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  • The Karma Sutra of the Ancient Mediterranean July 8, 2010

    Author: Beach Combing | in : Ancient , trackback









    If there is a heaven then Beachcombing hopes that, past the brass-band podium and the daisy strewn park, there will be a public Library of Lost Books, stocked with the works of antiquity and the middle ages that inconsiderate ancestors forgot to hand down to us. And, on the seventy-seventh floor of that fabulous computerless library – with its polite, eager-to-help, polyglot librarians – there will stand the shelves of the risqué and grotesque where the ghost of Beachcombing will wile away much of his time. In fact, Beachcombing, on his first day in paradise, will rush up the stairs and flick through the manuscripts there until he come across one that he has long dreamt of and one that survives today only in rumour, Philaenis of Samos’s Art of Love, the Karma Sutra of the ancient Mediterranean.

    It would be crass to blame the loss of this most precious work on early Christians. It is far more likely to have fallen out of fashion in the rather prudish late Roman Empire without any help from ‘the Galileans’. Indeed, its very non-existence promises much ‘in that library where every book shall lie open to one another’.

    Despite its non-existence we do have some precious hints concerning the work’s history. Philiaenis is a generic ‘girly’ name, Samos was a Greek island with a reputation for loose women: in short ‘Philiaenis’ – with apologies to the world’s gender study majors – was almost certainly a male pen-name not a proto-Anais-Nin. And this is perhaps confirmed by the fact that a Greek sophist Polycrates was also credited with authorship. Beachcombing likes the idea of a hopeless, balding Athenian fool teaching the ancient world about reproduction: so much truer to human experience than a lithe and experienced courtesan…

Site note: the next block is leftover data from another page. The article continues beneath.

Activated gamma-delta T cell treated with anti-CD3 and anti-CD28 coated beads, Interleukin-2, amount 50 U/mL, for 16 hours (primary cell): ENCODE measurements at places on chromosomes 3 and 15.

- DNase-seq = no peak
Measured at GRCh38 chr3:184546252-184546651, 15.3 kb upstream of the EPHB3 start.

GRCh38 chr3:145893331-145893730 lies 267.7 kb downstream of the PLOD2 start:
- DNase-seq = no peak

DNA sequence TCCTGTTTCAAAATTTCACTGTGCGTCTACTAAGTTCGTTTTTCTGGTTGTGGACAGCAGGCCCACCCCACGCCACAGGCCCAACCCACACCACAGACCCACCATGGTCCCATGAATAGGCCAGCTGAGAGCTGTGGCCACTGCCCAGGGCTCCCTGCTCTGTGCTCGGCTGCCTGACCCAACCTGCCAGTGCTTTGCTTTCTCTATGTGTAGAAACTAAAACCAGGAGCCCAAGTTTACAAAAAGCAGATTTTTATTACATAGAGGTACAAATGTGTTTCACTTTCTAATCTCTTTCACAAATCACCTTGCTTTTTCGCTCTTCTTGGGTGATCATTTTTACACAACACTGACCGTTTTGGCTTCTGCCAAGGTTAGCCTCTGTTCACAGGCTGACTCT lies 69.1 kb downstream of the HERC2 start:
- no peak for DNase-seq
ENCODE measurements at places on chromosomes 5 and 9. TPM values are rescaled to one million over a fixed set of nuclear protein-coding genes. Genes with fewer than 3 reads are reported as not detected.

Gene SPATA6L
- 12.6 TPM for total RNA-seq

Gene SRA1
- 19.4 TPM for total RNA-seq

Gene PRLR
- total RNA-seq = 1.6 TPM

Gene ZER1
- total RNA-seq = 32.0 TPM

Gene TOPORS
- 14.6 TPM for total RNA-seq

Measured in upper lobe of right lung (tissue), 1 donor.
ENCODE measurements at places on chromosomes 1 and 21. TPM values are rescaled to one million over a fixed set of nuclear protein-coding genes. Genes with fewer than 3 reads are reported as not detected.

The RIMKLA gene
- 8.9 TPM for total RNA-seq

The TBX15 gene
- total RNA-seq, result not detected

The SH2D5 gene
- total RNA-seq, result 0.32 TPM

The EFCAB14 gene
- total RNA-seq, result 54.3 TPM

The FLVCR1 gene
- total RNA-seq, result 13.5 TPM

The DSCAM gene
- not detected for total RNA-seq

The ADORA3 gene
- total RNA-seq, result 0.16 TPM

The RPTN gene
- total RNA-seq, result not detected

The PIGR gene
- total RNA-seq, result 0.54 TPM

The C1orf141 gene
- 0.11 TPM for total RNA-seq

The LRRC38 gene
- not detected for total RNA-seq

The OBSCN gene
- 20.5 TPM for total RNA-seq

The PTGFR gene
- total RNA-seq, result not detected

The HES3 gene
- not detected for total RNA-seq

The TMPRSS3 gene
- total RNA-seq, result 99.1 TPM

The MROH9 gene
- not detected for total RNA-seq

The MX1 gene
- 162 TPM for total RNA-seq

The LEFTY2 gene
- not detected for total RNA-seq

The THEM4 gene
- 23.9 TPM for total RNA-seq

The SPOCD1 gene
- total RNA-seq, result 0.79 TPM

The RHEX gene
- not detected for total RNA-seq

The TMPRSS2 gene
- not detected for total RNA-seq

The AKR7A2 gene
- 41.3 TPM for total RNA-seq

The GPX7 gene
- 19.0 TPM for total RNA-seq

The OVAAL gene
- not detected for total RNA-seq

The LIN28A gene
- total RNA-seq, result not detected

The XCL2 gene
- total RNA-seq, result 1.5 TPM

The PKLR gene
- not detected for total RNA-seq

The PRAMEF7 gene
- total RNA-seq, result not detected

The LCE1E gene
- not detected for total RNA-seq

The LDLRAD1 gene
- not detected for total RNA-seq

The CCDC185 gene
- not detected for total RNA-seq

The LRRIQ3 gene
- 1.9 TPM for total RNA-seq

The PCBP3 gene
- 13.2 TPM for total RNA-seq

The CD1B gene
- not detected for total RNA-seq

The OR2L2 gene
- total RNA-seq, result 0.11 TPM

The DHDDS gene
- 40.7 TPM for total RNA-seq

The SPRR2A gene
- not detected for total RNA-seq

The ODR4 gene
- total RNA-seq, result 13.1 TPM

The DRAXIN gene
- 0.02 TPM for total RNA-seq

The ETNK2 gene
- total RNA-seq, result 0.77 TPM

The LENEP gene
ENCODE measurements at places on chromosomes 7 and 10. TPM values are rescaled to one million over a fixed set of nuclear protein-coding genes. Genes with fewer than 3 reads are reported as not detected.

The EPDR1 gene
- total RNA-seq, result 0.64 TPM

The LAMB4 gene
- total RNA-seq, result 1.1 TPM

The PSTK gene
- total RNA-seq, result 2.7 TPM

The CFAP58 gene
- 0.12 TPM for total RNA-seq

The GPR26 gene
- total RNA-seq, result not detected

Posterity also know something about its contents thanks to a fragment of parchment (P.Oxy. 2891) from the Egyptian deserts. In fact, this precious leaf discovered in the sands of Oxyrhynchus in southern Egypt includes a short fragment from ‘Philiaenis’. When Beachcombing first heard of this he thought that he was already in heaven and ran with sweaty palms to find the nearest ‘edition’ – decipherment might be a truer word. However, expectation and reality proved uneasy bed-fellows. Part of this fragment is a turgid introduction and other highlights include a reference to ‘wood pigeons’ (?!), tips on how to seduce someone by calling them ‘god-like’ and advice on love affairs with the elderly. Indeed, for a brief if horrible moment Beachcombing wondered if, instead of an ancient Mediterranean Karma Sutra, he had stumbled on an ancient Mediterranean Men are from Mars.

    Beachcombing, however, keeps the faith. He is certain that in the complete edition awaiting in the Library of Lost Books old Polycrates will address the entire alphabet of physical love. Alternatively one of the workers on the dunes of the Niles might dig up the rest of the book and put Beachcombing out of his misery in this life time. Wouldn’t count on it though.

    Any copies of the Art of Love in a reader’s loft? Let drbeachcombingATyahooDOTcom know.